Student environmental literacy got a big boost this week in Virginia Beach, Va.
Standing beside a CBF education boat loaded with Virginia Beach middle schoolers exploring the Lynnhaven River, Virginia First Lady Dorothy McAuliffe gave a rousing endorsement for outdoor environmental education Thursday morning.
"The Governor and I believe that giving our young Virginians environmental literacy and an understanding of their stewardship responsibility to our Commonwealth, nation, and planet is very important," Mrs. McAuliffe told the middle school students. "Educating our youth and engaging them in positive outdoor experiences, will continue to strengthen our efforts to Save the Bay in the years to come.
"The governor and I know firsthand as parents the lifelong impact the environmental literacy program has on students," she continued. "Our children have had the benefit of participating in the Chesapeake Bay Foundation's environmental literacy program, and it made a huge impact."
Echoing the First Lady's enthusiasm for environmental literacy were two Virginia Beach high schoolers, Sarah Conley and James Hemphill. They urged their younger colleagues to take full advantage of their on-the-water experience that day aboard CBF's Hampton Roads education vessel, the Bea Hayman Clark. Both Sarah and James are CBF field trip veterans and have become active conservation leaders in their schools and communities.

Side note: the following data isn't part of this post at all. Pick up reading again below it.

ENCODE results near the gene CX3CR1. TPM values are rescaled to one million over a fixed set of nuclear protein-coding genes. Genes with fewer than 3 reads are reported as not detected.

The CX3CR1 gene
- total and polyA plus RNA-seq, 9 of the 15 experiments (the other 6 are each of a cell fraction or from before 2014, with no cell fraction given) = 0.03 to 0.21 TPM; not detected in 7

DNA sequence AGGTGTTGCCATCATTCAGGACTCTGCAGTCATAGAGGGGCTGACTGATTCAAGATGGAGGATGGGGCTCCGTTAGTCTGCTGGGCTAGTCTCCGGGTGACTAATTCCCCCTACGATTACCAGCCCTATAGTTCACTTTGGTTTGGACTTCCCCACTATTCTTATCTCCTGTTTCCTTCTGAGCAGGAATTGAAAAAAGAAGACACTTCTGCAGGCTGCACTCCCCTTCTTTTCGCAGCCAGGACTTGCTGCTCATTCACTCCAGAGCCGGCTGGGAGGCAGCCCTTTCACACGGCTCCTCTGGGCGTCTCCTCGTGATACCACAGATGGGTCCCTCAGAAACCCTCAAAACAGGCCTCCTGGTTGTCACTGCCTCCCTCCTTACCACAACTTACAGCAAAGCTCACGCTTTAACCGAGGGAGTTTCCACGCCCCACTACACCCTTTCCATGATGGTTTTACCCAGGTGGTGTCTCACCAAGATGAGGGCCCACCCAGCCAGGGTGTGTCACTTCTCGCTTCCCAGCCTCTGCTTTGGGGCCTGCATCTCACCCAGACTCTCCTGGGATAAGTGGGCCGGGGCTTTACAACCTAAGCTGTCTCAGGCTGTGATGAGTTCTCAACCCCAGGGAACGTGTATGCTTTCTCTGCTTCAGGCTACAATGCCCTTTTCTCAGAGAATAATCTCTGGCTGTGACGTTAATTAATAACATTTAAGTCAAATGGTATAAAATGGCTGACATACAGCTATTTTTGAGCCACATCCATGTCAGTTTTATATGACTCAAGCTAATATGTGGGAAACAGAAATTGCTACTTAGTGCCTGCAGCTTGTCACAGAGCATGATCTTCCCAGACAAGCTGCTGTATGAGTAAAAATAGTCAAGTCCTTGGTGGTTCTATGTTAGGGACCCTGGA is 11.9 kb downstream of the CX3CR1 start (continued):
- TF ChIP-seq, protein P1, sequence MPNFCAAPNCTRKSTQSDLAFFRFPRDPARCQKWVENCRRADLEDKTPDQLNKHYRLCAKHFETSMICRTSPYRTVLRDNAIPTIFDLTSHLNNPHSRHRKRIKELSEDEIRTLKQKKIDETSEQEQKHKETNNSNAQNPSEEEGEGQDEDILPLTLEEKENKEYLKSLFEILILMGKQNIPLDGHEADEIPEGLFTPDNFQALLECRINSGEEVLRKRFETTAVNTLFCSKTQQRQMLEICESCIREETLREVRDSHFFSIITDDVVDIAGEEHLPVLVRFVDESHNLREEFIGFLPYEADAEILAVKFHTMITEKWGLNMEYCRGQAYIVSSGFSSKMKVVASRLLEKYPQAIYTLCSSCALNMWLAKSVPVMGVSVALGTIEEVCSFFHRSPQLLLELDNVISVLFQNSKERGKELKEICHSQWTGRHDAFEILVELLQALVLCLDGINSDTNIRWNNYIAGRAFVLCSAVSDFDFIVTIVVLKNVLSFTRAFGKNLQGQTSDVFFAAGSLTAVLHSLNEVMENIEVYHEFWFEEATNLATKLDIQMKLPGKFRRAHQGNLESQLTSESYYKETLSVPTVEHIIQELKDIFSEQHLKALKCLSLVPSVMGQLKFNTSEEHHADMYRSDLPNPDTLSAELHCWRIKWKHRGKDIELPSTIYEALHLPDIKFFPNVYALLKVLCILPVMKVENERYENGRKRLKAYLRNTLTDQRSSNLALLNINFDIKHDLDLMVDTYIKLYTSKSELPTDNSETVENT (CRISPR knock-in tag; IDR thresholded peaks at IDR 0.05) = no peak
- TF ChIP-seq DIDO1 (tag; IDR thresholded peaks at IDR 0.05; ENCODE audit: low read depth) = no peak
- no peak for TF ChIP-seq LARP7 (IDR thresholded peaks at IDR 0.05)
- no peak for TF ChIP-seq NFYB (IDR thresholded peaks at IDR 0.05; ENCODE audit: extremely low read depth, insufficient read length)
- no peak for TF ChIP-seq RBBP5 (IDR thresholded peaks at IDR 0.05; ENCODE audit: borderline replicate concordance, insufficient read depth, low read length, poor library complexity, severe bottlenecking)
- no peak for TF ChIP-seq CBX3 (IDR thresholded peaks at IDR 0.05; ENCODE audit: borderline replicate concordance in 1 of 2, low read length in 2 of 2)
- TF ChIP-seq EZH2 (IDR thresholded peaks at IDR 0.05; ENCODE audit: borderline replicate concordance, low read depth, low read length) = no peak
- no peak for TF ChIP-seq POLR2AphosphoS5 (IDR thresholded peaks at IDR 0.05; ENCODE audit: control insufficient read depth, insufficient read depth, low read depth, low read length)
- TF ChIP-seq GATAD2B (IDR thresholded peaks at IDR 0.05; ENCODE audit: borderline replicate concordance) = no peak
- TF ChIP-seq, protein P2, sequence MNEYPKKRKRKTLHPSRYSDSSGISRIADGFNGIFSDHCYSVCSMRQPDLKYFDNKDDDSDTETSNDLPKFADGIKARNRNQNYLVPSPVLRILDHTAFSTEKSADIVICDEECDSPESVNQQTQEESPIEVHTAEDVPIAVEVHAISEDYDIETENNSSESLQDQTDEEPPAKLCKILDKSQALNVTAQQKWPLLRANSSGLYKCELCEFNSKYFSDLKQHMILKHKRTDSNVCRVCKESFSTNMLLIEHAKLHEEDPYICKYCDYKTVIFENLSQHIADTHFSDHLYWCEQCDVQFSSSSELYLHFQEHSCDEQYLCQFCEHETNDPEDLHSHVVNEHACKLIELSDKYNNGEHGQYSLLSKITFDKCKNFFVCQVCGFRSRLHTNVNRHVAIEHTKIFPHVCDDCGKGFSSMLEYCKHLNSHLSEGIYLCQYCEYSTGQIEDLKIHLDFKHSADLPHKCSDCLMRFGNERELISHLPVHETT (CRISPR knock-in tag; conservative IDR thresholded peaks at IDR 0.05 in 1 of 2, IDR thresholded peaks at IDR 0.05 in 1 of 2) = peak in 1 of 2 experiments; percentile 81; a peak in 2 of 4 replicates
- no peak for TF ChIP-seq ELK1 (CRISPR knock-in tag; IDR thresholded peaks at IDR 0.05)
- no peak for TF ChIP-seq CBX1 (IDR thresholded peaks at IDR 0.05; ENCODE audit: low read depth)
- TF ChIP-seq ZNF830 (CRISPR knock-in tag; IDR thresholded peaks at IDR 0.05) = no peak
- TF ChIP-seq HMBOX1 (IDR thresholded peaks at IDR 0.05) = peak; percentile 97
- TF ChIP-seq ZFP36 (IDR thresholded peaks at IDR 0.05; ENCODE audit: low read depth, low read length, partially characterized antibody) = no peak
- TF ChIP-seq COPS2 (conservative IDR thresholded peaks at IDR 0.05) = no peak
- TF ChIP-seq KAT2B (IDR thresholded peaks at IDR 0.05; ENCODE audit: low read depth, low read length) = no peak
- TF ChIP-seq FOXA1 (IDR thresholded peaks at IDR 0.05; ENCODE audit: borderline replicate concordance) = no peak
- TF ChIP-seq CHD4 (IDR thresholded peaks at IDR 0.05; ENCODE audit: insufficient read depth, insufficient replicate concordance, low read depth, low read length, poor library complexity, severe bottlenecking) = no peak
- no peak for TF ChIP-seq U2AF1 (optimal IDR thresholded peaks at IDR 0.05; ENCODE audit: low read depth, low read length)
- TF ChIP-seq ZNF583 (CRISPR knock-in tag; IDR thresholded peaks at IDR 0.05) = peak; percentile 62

Other adults at Thursday's dockside gathering got super-energized when the partners in a model environmental education project providing Bay instruction to Virginia Beach students and teachers announced they will renew the innovative program for another three years.
The program, called the Virginia Beach Systemic Environmental Literacy Partnership, was begun in 2011. It brings together a diverse group of public, private, and non-profit partners to provide hands-on Bay experiences and classroom activities for all Virginia Beach middle school students. It also provides professional development for middle and high school life science, biology, and oceanography teachers.
Partners include a coalition of respected outdoor education organizations—CBF, the Virginia Aquarium and Marine Science Center, Lynnhaven River NOW, First Landing State Park, the Elizabeth River Project, and Oyster Reefkeepers of Virginia.
Thursday, National Oceanic and Atmospheric Administration (NOAA) Director of Education Louisa Koch announced that NOAA fully supports the project and announced it is awarding a $270,000 grant to continue the program. CSX Vice President Bryan Rhode also presented a $75,000 check to CBF to help extend and expand the partnership through 2017.
CBF Virginia Executive Director Ann Jennings said, "We are thrilled at the program's success, gratified by the funders' renewed support, and confident the initiative will continue to be a national model for systemic environmental education."
Following the speeches and announcements, everyone joined the students aboard the Bea Hayman Clark to examine a variety of fish, crabs, and other critters the students had netted earlier in the day. Their interest and enthusiasm was contagious, keeping the First Lady and the other grownups enthralled for an hour or more.
—Chuck Epes, CBF's Assistant Director of Media Relations